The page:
Harbor Island Rum's Latest Creation, AfroHead, Is Now Available in Florida

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Last month, a new rum hailing from Harbor Island known as AfroHead celebrated its launch into the South Florida market.

Whenever a new rum comes stateside, it's always interesting to hear the story behind its crafting. Luckily, AfroHead has a good one.

See also: Tequesta's Oceana Coffee Roasters Opens New Retail Store, Offers Coffee Classes

Previously available only in the Bahamas, AfroHead is a seven-year-aged dark rum and XO a 15-year premium rum in Florida launched by the Harbour Island Rum Co.

Produced from Dominican molasses and fermented with a special strain of Trinidadian yeast, the rums are distilled and aged in used bourbon barrels in Trinidad. From there, master blender Toby Tyler creates the final expressions, and the product is bottled in Barbados.

A native of Sydney, Australia, Tyler has an interesting path from surfer to rum savant. As a youth, he was known for playing guitar in surf club bands at 15. Determined to surf all day and play rock 'n' roll all night, he spent four years traveling the world and picking up odd jobs to get by.

In 1997, Tyler moved to the Bahamas and immersed himself in the island's rich West Indies culture, ultimately establishing himself as the island's resident rum expert. When friend and proprietor of Harbour Island's the Landing Guest House and Restaurant, Joe Farrell, asked him which rum was his favorite, Tyler replied: "It hasn't been made yet."

In 2008, after 18 months of blending, Tyler finally tasted his favorite rum -- his own. From there, Farrell began hand-bottling the yet-unnamed rum and serving it to guests at the Landing, which has become a well-known Bahamian bar and restaurant inside the boutique hotel.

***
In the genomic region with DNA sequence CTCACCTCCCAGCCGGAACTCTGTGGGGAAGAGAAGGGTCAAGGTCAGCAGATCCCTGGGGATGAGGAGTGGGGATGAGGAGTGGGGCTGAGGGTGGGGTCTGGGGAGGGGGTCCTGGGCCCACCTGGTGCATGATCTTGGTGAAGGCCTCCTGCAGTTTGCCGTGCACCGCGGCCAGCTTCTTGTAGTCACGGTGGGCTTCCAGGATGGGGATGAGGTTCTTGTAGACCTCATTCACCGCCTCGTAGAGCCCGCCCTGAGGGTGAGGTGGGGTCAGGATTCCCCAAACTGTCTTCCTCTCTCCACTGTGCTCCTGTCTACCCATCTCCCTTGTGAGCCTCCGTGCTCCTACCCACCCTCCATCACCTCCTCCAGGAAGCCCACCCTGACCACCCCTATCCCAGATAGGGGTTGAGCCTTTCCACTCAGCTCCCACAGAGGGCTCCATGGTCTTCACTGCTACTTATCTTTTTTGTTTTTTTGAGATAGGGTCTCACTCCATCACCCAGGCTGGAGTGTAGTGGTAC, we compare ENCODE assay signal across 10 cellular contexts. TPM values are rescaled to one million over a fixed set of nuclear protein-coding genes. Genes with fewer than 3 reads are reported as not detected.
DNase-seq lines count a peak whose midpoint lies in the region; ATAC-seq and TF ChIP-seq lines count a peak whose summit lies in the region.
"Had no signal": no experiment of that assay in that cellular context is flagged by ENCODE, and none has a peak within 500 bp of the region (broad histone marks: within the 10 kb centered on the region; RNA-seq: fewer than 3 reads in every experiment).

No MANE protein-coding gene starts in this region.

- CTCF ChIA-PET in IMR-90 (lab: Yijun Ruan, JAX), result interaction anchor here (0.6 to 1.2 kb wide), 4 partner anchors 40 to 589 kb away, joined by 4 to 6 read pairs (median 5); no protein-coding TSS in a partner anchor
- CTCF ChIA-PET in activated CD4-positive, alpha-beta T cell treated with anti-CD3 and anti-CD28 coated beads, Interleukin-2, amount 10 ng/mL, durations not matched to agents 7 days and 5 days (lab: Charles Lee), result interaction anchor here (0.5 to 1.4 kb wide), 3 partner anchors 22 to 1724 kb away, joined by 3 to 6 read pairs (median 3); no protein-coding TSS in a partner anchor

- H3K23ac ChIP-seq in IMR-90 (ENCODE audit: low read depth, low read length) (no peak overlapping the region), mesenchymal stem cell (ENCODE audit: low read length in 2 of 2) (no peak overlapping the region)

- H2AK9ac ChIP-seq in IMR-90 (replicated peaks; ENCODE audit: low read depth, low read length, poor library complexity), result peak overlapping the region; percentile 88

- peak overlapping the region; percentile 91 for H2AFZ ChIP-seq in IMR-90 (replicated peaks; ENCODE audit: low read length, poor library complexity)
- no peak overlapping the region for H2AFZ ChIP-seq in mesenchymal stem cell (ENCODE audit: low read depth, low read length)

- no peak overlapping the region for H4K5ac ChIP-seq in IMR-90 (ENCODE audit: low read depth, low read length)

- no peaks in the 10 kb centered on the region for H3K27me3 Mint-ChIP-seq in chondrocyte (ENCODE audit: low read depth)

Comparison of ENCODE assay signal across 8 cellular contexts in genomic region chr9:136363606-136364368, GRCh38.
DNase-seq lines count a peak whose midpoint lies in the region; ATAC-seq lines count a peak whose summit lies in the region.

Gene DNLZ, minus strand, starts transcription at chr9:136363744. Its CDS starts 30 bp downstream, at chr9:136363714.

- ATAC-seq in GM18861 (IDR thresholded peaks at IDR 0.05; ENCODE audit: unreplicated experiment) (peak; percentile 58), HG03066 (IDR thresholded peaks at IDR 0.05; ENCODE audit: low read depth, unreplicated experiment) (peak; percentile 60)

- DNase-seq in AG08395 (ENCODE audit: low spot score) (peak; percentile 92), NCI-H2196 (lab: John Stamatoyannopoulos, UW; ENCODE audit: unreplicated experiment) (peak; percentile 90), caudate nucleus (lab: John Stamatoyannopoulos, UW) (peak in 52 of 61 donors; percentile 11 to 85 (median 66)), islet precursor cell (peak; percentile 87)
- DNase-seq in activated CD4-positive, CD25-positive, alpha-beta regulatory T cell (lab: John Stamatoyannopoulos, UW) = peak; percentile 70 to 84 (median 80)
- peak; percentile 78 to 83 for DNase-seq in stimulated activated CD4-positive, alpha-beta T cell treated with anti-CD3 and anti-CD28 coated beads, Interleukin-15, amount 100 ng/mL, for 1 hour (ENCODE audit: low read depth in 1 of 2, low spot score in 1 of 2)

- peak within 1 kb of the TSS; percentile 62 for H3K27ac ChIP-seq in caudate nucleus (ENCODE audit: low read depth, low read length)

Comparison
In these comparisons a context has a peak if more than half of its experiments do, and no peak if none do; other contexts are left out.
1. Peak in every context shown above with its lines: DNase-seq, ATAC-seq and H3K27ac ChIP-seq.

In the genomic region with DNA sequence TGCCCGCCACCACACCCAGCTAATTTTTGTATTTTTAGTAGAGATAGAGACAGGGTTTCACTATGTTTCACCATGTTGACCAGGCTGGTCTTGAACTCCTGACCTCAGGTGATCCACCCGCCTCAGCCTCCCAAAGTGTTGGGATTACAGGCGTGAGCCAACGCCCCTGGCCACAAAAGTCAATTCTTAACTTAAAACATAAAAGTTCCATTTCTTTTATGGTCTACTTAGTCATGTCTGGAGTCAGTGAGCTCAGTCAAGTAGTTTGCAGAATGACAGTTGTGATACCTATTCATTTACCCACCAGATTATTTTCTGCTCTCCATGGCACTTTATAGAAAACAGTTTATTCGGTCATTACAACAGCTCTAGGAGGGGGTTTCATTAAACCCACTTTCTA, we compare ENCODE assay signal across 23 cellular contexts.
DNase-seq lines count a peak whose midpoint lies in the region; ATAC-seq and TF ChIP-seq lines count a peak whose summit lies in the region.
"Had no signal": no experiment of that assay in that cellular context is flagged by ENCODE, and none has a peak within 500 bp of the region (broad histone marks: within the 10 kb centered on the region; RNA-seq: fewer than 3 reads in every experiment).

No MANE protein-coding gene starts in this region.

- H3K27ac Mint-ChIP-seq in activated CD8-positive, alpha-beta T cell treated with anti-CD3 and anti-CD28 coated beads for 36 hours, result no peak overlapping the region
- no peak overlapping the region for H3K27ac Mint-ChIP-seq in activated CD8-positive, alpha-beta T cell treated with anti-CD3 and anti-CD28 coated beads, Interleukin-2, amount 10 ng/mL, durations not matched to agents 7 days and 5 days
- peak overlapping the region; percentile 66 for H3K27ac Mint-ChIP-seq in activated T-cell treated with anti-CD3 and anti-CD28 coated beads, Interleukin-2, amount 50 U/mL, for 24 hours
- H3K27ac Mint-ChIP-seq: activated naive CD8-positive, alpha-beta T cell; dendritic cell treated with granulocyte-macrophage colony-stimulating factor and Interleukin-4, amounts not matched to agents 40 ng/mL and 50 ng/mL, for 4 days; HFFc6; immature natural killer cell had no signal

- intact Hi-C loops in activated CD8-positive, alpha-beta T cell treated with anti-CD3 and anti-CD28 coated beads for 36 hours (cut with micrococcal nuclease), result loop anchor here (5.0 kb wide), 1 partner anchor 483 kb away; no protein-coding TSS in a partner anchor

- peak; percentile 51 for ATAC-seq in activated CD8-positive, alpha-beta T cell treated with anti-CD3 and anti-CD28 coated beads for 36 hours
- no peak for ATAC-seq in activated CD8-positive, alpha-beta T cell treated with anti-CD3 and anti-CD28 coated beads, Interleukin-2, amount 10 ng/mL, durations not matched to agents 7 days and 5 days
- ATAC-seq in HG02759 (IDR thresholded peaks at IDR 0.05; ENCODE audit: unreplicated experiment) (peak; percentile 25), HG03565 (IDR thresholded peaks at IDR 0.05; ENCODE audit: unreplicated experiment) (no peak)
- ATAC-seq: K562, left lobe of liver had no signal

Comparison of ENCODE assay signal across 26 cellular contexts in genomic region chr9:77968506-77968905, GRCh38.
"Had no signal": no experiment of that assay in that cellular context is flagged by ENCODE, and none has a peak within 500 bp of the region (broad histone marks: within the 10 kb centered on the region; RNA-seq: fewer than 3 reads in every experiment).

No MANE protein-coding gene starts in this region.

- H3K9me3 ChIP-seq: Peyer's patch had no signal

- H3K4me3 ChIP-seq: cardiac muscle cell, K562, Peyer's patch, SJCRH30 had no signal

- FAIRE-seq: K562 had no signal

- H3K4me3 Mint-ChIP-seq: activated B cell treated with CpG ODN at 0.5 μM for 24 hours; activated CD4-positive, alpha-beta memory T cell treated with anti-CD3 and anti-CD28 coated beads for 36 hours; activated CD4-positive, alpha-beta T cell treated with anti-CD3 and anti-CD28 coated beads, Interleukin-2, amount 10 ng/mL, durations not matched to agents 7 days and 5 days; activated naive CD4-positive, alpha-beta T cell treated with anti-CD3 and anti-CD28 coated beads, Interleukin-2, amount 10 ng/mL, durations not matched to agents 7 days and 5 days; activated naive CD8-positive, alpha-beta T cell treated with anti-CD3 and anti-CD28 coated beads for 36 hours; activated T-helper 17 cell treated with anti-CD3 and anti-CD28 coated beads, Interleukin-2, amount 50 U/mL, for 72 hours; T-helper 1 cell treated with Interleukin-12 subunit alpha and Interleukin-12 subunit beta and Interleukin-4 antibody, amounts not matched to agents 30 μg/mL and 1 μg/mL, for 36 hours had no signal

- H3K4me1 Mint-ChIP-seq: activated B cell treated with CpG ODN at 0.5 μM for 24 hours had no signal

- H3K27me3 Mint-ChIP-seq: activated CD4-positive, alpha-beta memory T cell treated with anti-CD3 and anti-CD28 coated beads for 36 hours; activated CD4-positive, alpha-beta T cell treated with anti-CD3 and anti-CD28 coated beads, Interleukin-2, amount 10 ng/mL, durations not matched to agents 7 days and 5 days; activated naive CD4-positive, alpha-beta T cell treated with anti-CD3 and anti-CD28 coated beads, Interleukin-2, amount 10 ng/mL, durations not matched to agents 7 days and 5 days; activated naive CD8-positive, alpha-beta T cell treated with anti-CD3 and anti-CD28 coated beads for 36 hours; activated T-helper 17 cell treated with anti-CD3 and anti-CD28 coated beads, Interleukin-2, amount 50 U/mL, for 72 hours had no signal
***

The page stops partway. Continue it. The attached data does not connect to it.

First served as an in-house brand, the duo used a simple graphic that had been designed for the restaurant's house wine to differentiate it from the others. The stylized image paid tribute to the island's culture, Bahamian women, and the first Miss Bahamas from 1963.

Over the years, the rum with the "afrohead" on it gained so much notoriety, the name stuck and the brand was born. Today, the bottle's new logo pays homage to the rum's native West Indies culture with the images of a crown, junkanoo, mind's eye, rising sun, and a sea shell hidden within the icon.

The FroCo

3/4 ounce lemon juice (about 2 lemons)

2 pure cane brown sugar cubes

1.5 oz AfroHead rum

3 oz coconut water

Shake and strain all ingredients over ice

Garnish with toasted coconut

Cocktail recipe by rum ambassador Isaac Grillo

Find AfroHead at a number of South Florida bars, hotels, restaurants, and liquor stores. Visit afroheadrums.com.

Nicole Danna is a food blogger covering Broward and Palm Beach counties. To get the latest in food and drink news in South Florida, follow her @SoFloNicole or find her latest food pics on Clean Plate's Instagram.

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